Welcome to another edition of The Count of 10. Each week, Justin Henry picks the brain of a different wrestling personality, asking a blend of serious inquiries, along with generally irreverent questions.
This week, we’re joined by the current Extreme Rising World Champion, the King of Swing, Stevie Richards! Richards has been everywhere in his career, and done it all. He’s displayed both his comedic prowess and his earnest wrestling abilities during ECW’s run as a cult favorite. After a cup of coffee in WCW, Richards’ next big run came as one of WWE’s most hated villains, the zealous leader of the Right to Censor faction. Since then, Richards helped put over many WWE talents, before engaging in a unique run through TNA as the twisted Dr. Stevie.
Today, as mentioned, Richards reigns as Extreme Rising’s champion, and he’s preparing to do battle with mentor-turned-nemesis Raven on April 4 in Philadelphia. (Click here for ticket information)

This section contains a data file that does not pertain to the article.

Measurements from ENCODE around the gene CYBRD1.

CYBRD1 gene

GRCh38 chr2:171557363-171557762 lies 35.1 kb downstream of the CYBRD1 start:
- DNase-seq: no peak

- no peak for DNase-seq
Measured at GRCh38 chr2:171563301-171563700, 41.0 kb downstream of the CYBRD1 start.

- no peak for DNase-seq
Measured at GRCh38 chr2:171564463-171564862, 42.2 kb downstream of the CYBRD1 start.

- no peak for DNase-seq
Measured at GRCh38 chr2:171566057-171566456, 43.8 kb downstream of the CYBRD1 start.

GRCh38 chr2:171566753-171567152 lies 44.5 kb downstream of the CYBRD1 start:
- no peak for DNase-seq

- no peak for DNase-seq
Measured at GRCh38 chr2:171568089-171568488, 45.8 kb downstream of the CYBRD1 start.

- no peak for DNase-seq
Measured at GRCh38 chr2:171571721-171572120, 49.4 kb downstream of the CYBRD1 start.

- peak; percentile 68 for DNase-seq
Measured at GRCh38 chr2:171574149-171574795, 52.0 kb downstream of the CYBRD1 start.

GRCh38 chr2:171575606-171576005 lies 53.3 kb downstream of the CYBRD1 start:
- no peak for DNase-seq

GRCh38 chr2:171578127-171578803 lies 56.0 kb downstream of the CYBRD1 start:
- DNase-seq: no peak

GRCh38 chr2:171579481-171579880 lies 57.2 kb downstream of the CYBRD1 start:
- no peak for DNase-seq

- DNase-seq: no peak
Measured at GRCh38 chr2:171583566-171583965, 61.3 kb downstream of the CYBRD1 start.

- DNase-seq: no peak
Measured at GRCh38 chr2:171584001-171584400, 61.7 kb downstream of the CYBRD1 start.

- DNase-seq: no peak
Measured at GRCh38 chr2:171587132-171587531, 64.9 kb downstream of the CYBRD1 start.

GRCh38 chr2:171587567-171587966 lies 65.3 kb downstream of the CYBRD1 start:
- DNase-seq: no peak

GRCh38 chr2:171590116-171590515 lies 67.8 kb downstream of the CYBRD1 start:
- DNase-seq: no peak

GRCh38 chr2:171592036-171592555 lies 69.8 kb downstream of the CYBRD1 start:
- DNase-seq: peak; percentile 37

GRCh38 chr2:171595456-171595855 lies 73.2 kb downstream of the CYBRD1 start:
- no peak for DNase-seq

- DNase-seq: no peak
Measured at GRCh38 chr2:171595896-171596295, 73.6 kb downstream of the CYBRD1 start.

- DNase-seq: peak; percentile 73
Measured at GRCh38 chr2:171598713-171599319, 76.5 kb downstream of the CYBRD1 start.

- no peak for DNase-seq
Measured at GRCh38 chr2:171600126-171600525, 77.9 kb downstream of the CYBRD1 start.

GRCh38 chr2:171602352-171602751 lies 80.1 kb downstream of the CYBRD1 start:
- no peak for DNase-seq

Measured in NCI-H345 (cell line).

Richards has also recently produced a shoot interview through RF Video.
1. Is it a weird feeling going from being a relative youngster in the original ECW, to being a trusted veteran in Extreme Rising, given the similar nature of both promotions?
Well, it’s not really weird, because I always approached my wrestling career from a viewpoint where I always wanted to keep myself in the best shape I could, and compete at a high level. I kind of equate that with staying youthful, because it’s like, you’re only as old as you feel, so I don’t want to feel like a 41-year-old man who’s been wrestling for 22 years. I’d rather be just as hungry as I was. This time, though, at this point, it’s with the knowledge that I DIDN’T have, so it’s kind of like reliving my first few years in the business. I’m learning this role as the Extreme Rising Champion, actually getting an opportunity to carry the company, and all of the responsibility that goes along with it. So it doesn’t feel weird, but it does feel weird when guys say they grew up watching you (laughs) that always feels weird to me.